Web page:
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A New Reality: The Path Forward for California’s Solar and Storage Industry

Monday, Jan 29 2024

SEIA Comms Team
Homes with rooftop solar in Santa Clarita, California.

Homes with rooftop solar in Santa Clarita, California.

California’s rooftop solar and storage market is changing, and the industry is learning to operate in this new reality.  

California has been America’s top solar market for over a decade, installing more solar capacity than any state every year until Texas took over in 2021. While California reclaimed the number one ranking in 2022 and installations look strong in 2023, the shift in 2021 may be a preview of what is to come.  

In late 2022, after years of debate, the California Public Utilities Commission (CPUC) unanimously approved a new way to compensate rooftop solar customers for the excess energy they generate. This decision moves the state from retail rate “net metering” to a new “net billing” structure that cuts the value of rooftop solar credits by about 75%.

The fear among solar industry leaders is that this shift was too drastic, and importantly, too abrupt.  

Rooftop solar installation forecasts in California have since cratered.  

According to forecasts from Wood Mackenzie, California’s residential solar market will see a 40% decline in 2024, and the state’s commercial rooftop sector will decline by 25% from 2024 to 2025. After decades of California leading annual solar installations in the United States, Texas will take the top spot again in 2024-2028.  

The question now is simple. How does California’s rooftop solar and storage industry adapt and thrive in this new policy reality, and what does the future hold?  

We know for certain that California’s solar industry is not going away. The sector is a cornerstone of the state’s economy, employing over 78,000 people and driving nearly $100 billion of private capital into communities statewide. Solar provides nearly 30% of California’s electricity needs, and the state has passed laws committing itself to deploy more solar projects of all sizes to meet its ambitious climate goals.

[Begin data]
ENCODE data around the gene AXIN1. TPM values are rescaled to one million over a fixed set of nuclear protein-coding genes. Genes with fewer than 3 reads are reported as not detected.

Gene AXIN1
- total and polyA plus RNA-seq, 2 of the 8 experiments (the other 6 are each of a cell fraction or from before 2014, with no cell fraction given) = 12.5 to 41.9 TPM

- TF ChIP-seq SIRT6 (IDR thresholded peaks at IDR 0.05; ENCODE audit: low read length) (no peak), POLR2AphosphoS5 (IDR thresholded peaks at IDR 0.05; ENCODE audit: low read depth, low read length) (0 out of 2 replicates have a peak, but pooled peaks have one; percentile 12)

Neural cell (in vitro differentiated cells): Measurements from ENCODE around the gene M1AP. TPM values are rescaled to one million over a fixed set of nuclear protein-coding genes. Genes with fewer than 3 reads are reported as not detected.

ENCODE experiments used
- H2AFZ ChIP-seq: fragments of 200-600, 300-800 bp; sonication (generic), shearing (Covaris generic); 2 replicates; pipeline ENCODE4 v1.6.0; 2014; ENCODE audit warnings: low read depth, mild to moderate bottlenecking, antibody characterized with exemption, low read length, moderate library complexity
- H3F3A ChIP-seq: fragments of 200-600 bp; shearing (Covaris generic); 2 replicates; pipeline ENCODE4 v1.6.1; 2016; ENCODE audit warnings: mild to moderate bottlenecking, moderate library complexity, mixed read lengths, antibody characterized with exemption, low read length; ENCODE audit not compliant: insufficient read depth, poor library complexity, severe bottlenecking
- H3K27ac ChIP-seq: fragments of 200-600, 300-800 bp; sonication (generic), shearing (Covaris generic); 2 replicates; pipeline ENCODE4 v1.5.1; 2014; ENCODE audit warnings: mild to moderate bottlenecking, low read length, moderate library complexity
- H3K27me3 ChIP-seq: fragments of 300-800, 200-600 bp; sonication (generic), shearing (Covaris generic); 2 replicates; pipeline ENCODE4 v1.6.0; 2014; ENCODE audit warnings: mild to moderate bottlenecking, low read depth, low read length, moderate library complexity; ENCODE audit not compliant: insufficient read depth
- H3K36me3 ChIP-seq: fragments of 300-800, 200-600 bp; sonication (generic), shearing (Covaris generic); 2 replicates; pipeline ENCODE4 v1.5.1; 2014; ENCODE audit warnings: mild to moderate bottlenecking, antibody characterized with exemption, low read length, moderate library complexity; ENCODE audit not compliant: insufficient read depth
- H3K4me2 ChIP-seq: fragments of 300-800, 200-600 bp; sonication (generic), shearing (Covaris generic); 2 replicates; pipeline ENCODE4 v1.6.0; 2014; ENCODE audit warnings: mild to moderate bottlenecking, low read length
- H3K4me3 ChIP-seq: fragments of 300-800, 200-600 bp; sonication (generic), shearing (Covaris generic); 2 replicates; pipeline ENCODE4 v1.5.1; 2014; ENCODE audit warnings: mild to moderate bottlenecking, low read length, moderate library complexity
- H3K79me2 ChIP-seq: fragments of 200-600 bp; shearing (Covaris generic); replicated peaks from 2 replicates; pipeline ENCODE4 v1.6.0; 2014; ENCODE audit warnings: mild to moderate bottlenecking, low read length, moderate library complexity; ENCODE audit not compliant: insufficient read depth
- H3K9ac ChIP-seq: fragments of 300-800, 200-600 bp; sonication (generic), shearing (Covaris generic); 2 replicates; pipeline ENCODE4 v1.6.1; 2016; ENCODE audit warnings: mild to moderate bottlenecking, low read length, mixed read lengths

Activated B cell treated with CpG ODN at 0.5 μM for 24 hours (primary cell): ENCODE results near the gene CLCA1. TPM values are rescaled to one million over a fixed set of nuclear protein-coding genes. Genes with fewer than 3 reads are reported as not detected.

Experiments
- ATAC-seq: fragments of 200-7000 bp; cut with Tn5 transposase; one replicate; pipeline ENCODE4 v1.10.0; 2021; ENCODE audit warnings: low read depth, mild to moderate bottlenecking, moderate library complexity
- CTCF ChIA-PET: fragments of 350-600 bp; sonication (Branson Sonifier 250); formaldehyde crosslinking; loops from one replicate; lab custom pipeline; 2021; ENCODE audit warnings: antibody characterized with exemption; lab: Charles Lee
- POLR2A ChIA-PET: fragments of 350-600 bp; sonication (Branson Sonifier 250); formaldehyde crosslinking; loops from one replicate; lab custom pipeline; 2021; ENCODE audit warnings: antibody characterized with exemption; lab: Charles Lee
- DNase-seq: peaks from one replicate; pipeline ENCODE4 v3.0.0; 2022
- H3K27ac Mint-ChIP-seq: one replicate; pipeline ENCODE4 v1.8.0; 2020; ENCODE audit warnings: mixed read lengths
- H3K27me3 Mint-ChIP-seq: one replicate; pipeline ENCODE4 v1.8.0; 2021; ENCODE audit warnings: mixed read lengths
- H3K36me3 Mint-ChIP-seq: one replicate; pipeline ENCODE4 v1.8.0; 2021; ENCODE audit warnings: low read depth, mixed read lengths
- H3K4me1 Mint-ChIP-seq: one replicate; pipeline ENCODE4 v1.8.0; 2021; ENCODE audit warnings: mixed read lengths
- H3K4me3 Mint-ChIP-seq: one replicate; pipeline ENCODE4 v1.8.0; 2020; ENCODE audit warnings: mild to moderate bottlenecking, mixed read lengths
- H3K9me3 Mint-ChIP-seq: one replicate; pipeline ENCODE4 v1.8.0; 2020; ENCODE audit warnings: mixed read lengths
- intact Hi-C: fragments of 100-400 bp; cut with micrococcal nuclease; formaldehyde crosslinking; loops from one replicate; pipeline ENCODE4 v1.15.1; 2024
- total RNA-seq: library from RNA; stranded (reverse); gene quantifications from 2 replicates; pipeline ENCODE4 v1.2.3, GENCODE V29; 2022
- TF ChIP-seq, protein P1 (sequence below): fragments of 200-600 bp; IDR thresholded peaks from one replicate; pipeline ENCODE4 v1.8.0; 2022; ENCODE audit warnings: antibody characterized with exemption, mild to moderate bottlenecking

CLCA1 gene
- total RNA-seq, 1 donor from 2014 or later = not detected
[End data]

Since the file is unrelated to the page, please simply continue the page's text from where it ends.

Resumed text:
The Solar Energy Industries Association (SEIA) and its partners continue to advocate for a policy environment that better allows solar and storage businesses to operate while serving the people of California’s unquestionable demand for clean energy. Rooftop solar and storage is a vital source of resilience that provides reliable power for homes and critical infrastructure. It is urgent that state policies empower Californians to choose this technology in the face of worsening climate impacts and high electricity costs.

When California state leaders cut compensation rates for rooftop solar, they did so with the intention of encouraging residential battery storage installations that would export electricity during times of stress on the grid.  

Despite this clear intention, late last year the CPUC approved new rules that prevent residential storage customers from using their excess energy credits to offset utility delivery charges. The change upends the already precarious balance that was struck during the Net Billing Tariff proceeding and disincentivizes solar and storage customers from exporting energy to the grid because they will not receive full compensation for those exports. The California solar and storage industry was already struggling after the move to net billing, and this additional policy adds a level of complexity that will be difficult to overcome.  

This string of recent CPUC decisions is already causing significant job losses and business closures, and it is putting California’s clean energy progress at risk as climate impacts continue to increase.

There is still time for leaders to reverse course, and that time is now.  

In addition to adjusting these damaging policy decisions, state leaders ought to encourage more solar and storage adoption in the near- and long-term if California is going to meet its 2030 clean energy goals.

SEIA is working to address these issues, including participating in the state’s avoided cost calculator proceeding to make sure it properly values and compensates solar and storage customers for the power they export to the grid. SEIA also filed for a rehearing to allow customers to use excess energy generation credits to offset utility delivery charges and return to the Net Billing Tariff previously agreed to in 2022.  

Policymakers should act to reduce interconnection delays, expand energy storage incentives, and support incentives for low- and middle-income households to access solar and storage.  

SEIA is also urging state regulators to reject utility proposals to implement significant new monthly fixed charges on all household electric bills.  

Put simply, state regulators have taken a hammer to Californians ability to install solar and storage in recent months. These decisions are discouraging families and businesses from deploying the clean energy needed to reduce stress on the grid and address climate change.  

California’s solar and storage industry can learn how to operate in this new policy reality, and it will, but only with support from state leaders. SEIA is calling on policymakers to mitigate the negative effects of these damaging policies before California loses more jobs and climate impacts worsen. 

California’s clean energy future depends on it. 

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